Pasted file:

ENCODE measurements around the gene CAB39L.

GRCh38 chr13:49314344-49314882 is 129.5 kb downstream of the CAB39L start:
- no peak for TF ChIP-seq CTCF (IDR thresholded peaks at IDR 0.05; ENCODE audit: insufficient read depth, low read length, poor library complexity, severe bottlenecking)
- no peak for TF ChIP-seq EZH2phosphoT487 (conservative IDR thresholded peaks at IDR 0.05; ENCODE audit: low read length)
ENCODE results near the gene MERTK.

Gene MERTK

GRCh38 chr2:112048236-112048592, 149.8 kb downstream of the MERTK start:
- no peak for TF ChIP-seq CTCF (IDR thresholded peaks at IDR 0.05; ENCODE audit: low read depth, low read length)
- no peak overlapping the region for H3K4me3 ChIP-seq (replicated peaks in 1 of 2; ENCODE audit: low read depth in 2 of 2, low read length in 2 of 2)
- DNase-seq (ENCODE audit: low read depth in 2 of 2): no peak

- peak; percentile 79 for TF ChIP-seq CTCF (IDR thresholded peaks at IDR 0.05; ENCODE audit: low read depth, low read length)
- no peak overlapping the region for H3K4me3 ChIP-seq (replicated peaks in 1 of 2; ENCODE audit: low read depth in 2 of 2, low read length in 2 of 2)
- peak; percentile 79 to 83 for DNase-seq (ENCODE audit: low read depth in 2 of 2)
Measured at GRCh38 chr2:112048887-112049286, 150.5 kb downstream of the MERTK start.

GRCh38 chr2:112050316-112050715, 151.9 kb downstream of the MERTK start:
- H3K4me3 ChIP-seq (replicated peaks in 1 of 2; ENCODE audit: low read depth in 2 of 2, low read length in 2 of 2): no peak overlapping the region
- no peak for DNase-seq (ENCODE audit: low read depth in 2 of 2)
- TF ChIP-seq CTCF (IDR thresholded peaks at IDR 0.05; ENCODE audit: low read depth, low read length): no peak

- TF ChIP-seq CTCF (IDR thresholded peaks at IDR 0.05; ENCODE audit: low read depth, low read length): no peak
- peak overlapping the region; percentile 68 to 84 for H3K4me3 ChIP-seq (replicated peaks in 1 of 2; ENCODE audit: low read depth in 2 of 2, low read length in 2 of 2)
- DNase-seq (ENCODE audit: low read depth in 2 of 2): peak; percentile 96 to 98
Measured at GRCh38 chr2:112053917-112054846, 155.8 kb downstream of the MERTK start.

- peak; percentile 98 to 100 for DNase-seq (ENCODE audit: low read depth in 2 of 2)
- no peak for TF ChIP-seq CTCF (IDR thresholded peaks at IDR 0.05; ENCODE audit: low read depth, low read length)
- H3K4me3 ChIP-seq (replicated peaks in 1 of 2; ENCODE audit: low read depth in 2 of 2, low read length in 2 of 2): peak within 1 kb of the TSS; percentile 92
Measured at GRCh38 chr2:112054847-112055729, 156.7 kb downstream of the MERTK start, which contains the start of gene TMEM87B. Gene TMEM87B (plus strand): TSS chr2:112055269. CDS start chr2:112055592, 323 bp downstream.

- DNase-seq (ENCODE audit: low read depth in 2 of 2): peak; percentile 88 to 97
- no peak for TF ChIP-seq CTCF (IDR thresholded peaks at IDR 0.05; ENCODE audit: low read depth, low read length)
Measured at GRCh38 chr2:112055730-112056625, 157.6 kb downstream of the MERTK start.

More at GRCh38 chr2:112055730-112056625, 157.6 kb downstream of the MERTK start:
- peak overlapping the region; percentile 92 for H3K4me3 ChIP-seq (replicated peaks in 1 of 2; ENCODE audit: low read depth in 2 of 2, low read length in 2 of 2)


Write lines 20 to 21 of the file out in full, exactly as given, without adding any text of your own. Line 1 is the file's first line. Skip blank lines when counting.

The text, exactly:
- peak overlapping the region; percentile 68 to 84 for H3K4me3 ChIP-seq (replicated peaks in 1 of 2; ENCODE audit: low read depth in 2 of 2, low read length in 2 of 2)
- DNase-seq (ENCODE audit: low read depth in 2 of 2): peak; percentile 96 to 98